The constant innovator

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Sometimes libraries are perceived as resistant to change but in fact they are often at the forefront of innovation, argues Ben Showers of JISC

It can sometimes seem to users as though libraries are behind the times. In academia, for example, there is a perception that the cutting-edge research and activity goes on elsewhere in a university. In reality, however, libraries are often already testing ideas and new technologies and services and so can be thought of as models for innovation and change.

The library exists to serve the communities to which it belongs (be that academic, public or private). Even in a time of drastic financial pressures, this sense of community belonging gives the library an advantage as it transitions from the hard copy book to a digital online future.

One example is in the changing models of access to library services and content. In the UK, the University of Bath’s work over the past few years with quick response, or QR codes, demonstrates a library’s early adoption of a technology that is only now in use by many commercial enterprises and advertisers.

Libraries have also managed to exploit new methods such as the ‘crowdsourcing’ of effort to both enhance and create digital content. One of the best known examples is the Australian National Library’s newspaper crowdsourcing project Trove. The project aims to motivate the general public to help correct text from digitised newspapers and the Optical Character Recognition (OCR) text that accompanies them.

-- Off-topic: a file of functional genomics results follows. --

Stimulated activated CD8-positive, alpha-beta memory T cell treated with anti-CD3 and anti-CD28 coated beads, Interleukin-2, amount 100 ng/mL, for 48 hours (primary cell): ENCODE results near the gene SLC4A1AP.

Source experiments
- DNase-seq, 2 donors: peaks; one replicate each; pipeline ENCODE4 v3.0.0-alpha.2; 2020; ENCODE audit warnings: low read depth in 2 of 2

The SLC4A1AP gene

Another example of innovation is the way that the ‘gamification’ of library and information services is being tried and refined in a number of UK libraries. Lemon Tree at the University of Huddersfield library demonstrates how the idea of play can increase the use and impact of library services. Lemon Tree will allow library users to earn points and rewards for using and interacting with the library and its services, as well as integrating with other social networking sites such as Twitter and Facebook.

Such innovative ideas and projects provide a test bed of innovation and help meet the goals of an organisation, such as improving the student experience in universities. However, it is worth asking how institutions like libraries, which are not usually perceived as nimble, are able to react and innovate. In a recent article in The Atlantic, entitled What Big Media can learn from the New York Public Library, a senior editor argued that the reason is that library employees care about the digital aspects of their institution, are supported in this and see their users as collaborators in improving their collections.

Libraries have been able to use their staff as passionate advocates for innovation and user needs, as well as realising the potential of their location within their communities and public spaces. This helps highlight the need to support library staff in constantly trying and learning new skills and the importance of activities and events such as the UK’s Mashed Libraries series and the work of Dev8D in bringing together the technical and the curatorial.

This is not an argument that libraries need less funding; rather it is that libraries have been able not just to adapt to incredible external pressures, but to continue to innovate throughout.

Ben Showers is a programme manager at JISC. A version of this article also appears in the  Library Journal